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Invigilation of employees straight out of George Orwell

LESLEY ANNE URE looks at the threat posed to privacy by webcam surveillance of workers at their homes

AS of March 2020 people in call centres were designated as key workers and they have been working hard all through the lockdowns across the UK. 

Depending on the nature of the call centre work some of these staff have been helping to keep isolated people connected to the internet and therefore to family, they have helped people move to telephone banking or have continued to ensure that emergency calls were answered. 

These are just a few examples of the unacknowledged and critical role call centre workers have played.

Covid-19 brought with it many challenges and you could lose count of the comments, memes and videos you come across wishing the year of Covid would come to an end. 

Some employers are taking a novel approach to year of Covid by rolling back the clock to 1984 – George Orwell’s 1984. Big brother. 

Particular to the already heavily monitored call centre environment a campaign group named Call Centre Collective — a trade union-backed grassroots organisation — has exposed some worrying moves in call centres to increase monitoring to what can only be described as surveillance. 

Workers in call centres already have the duration of calls measured, call outcomes registered and log-on times monitored to the nth degree.

Not fulfilling the current performance evaluations often means lesser or no bonus for them.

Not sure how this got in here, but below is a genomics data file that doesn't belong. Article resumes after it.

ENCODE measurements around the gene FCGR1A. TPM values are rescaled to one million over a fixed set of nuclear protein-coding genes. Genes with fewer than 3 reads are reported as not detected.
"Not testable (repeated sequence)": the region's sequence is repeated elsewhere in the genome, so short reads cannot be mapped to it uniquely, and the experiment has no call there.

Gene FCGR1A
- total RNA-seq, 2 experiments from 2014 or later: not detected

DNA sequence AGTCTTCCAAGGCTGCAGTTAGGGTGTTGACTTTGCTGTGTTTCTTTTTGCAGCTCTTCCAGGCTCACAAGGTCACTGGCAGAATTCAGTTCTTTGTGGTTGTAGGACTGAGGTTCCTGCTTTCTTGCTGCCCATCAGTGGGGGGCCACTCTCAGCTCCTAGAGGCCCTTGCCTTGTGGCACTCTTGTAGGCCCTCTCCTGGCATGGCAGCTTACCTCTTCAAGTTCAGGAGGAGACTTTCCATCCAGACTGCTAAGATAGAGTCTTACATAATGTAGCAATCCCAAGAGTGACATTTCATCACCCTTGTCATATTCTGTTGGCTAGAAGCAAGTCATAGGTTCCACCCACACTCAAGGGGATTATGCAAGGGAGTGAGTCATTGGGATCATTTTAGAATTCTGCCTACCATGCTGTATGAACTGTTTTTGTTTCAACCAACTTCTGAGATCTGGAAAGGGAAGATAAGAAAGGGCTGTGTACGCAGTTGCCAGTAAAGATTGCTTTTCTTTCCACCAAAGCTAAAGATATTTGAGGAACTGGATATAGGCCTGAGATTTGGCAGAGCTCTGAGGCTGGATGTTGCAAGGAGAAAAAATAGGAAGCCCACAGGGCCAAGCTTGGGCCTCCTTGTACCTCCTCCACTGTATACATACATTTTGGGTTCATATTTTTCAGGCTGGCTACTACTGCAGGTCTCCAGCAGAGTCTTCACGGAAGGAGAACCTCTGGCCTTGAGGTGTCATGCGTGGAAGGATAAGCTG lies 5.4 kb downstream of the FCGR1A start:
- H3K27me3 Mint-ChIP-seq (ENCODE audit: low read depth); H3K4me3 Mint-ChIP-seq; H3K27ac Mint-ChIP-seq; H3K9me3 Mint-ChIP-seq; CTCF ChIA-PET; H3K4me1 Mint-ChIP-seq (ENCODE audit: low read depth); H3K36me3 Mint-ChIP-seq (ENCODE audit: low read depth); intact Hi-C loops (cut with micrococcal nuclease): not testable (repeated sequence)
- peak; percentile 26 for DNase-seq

Under cover of a vague rationale such as team communication or clear desk policies some employers are deploying webcams to allow them to watch people while they work from home. 

Workers are, unsurprisingly, concerned that webcam usage could be abused and in many cases are wondering why it would be deemed necessary when there are already tight performance and monitoring measures in place. 

Unlike clicking on a link to join a video meeting, the rollout of webcams can mean that employers watch workers in their homes whenever it suits them.  

Despite the “paper promises” the employers are making to not abuse the use of this hardware, workers have been in touch with Call Centre Collective to express their concerns.

One worker (who cannot be named for fear of employer reprisal) said: “My employer has taken little interest in my mental health over the past year and now I am feeling under even more pressure. This is a real and unnecessary intrusion into my home.  How can my employer expect me to trust them when they don’t show any trust in me.”

Craig Anderson of Call Centre Collective said: “We know of at least two call centre employers that are making these Orwellian moves and we are extremely concerned that this is the thin edge of the wedge when it comes to the disadvantages of home working. 

“We are disappointed that the positives home working can bring are being ignored and that employers are exploiting technology to invade people’s homes.”

He added: “Employers need to remember that they are guests in their workers’ homes — it is not just a rent-free extension of the office. 

“Call Centre Collective intend to keep their investigations and campaign against these moves running as long as it is necessary.  We will be monitoring the monitors.”

This worrying and exploitive development should shake workers to their boots and be a warning to the labour movement that there are lines that cannot be crossed.

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